"Hurt Locker"; hurt taxpayer — one's a movie most of us never saw, the other's a role most of us never forget. Now what do you think the two have in common?
What if I told you both prove we don't matter?
The movies we tend to watch mostly don't get Oscars; just like the boondoggle programs we tend to hate mostly don't get cancelled. Not when Hollywood wants to reward its own, no matter how poorly they do in theaters or when Washington does the same pushing programs, no matter how poorly they do in society.
Please don't get me wrong: I'm not saying "Hurt Locker" didn't deserve to win an Oscar. I am saying it's pretty clear so few of us seeing it played absolutely no role whatsoever in giving it an Oscar. And that — not the merits of the movie — should say something.
Because in a year of blockbusters that had Hollywood seeing a lot of our green; not much respect for our favorites. I guess there are Viewer Choice Awards for that silly stuff. Back to the artsy stuff, where 14-foot, 3-D aliens that made a mint don't cut it and an obscure — but apparently sober — message-film on war does.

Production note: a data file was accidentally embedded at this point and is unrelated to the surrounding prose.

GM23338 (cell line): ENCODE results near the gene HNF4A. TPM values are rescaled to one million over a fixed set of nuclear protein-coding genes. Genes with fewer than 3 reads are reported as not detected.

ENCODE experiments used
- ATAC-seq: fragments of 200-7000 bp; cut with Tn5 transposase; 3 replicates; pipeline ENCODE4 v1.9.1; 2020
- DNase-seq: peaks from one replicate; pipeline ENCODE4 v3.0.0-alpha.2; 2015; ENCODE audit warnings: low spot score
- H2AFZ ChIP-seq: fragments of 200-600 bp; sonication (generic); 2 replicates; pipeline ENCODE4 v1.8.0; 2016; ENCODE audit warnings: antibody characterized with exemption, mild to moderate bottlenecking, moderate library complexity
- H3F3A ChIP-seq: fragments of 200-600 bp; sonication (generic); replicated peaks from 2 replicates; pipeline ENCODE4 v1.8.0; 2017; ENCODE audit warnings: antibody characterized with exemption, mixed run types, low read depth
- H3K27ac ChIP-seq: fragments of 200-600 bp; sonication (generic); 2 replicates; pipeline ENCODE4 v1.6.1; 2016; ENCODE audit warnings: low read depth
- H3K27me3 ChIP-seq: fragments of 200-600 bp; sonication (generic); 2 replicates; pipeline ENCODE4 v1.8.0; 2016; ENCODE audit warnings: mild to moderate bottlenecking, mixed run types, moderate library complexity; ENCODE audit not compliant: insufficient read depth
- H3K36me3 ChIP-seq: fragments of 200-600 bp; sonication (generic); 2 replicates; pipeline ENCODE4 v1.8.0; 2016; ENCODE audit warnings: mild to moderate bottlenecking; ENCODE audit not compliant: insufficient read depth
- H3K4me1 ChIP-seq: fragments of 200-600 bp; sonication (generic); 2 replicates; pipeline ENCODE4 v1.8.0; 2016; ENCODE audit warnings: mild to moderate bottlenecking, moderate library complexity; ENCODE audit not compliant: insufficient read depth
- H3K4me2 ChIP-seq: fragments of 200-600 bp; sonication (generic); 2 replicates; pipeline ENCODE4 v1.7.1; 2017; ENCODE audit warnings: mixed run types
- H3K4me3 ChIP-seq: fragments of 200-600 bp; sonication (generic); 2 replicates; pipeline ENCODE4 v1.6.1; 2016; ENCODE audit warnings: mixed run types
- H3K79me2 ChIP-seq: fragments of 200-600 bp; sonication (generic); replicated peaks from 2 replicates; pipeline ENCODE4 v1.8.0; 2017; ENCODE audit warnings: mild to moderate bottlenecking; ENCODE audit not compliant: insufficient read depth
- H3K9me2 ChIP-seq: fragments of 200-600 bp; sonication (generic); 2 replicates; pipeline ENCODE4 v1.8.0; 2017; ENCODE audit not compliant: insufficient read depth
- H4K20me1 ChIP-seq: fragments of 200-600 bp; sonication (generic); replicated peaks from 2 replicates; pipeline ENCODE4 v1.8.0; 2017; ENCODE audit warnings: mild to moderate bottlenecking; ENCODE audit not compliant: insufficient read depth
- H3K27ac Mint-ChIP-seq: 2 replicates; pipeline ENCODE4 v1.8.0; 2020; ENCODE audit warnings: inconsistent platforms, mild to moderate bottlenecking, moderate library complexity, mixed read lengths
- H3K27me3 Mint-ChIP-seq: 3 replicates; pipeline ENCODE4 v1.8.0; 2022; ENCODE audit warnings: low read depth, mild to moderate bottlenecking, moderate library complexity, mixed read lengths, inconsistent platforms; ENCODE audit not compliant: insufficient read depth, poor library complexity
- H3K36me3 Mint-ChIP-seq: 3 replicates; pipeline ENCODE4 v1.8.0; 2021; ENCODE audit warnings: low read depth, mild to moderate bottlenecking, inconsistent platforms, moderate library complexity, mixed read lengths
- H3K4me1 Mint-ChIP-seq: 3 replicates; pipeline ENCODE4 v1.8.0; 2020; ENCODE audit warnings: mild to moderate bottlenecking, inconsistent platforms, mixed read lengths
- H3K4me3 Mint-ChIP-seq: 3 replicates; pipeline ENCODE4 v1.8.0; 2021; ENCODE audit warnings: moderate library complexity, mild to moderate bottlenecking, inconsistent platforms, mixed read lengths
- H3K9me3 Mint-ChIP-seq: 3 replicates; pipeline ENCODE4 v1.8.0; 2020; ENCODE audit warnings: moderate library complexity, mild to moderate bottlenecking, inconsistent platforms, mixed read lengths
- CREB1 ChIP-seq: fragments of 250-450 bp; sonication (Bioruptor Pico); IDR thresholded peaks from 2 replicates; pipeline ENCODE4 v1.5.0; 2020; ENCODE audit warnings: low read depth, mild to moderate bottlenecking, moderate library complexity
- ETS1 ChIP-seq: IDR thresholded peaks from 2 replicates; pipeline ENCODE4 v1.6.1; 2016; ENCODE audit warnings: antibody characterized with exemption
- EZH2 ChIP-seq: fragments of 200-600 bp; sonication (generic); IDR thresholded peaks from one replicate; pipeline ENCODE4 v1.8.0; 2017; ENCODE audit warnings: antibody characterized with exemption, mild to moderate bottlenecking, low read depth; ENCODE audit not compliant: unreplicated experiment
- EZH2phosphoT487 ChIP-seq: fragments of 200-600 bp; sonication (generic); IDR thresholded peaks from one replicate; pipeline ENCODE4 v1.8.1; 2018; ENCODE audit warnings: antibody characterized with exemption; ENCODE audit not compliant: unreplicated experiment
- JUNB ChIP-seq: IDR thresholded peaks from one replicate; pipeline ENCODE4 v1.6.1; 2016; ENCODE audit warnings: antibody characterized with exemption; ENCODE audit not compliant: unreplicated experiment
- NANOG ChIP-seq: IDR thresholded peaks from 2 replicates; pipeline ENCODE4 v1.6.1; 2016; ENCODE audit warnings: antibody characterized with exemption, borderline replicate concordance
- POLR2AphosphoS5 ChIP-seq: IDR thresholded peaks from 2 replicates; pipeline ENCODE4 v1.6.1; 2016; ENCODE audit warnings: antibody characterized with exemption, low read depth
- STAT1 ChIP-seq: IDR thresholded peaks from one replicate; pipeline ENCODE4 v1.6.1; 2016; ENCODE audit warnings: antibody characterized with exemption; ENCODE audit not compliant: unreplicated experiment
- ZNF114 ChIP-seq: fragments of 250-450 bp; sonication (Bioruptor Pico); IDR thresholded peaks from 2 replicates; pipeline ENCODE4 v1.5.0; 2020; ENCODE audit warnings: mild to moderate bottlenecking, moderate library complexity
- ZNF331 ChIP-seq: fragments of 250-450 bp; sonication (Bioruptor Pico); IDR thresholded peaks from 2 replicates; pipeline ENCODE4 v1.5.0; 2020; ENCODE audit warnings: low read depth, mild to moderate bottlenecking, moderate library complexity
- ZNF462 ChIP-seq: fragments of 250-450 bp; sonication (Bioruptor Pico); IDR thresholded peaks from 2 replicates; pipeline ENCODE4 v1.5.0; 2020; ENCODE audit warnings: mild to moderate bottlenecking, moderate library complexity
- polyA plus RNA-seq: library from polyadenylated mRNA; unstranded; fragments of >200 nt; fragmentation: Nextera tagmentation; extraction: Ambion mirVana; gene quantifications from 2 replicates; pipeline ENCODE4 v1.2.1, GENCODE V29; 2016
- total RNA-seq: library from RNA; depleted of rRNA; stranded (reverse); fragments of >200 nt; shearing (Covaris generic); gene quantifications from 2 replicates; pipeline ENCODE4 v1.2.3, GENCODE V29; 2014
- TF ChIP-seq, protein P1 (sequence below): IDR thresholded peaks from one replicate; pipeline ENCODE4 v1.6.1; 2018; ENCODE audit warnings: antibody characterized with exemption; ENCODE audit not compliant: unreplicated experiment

Just like massive trillion-dollar health care reform that most of us hate must pass — for our own good. Even if most of us have said time and again this health care thing's a financial horror flick — it won't do any good.
Hollywood knows what's best to watch: Washington knows how best to spend.
Elite in both know who best to ignore: us. Even though a lot of us don't like what Hollywood likes, and a lot more of us don't like what Washington likes.
But here's the difference: In Hollywood, it's their show and their movies — whether we watch them or not. In Washington, it's our money paying for their mess — whether we like it or not.
— Watch Neil Cavuto weekdays at 4 p.m. ET on "Your World with Cavuto" and send your comments to firstname.lastname@example.org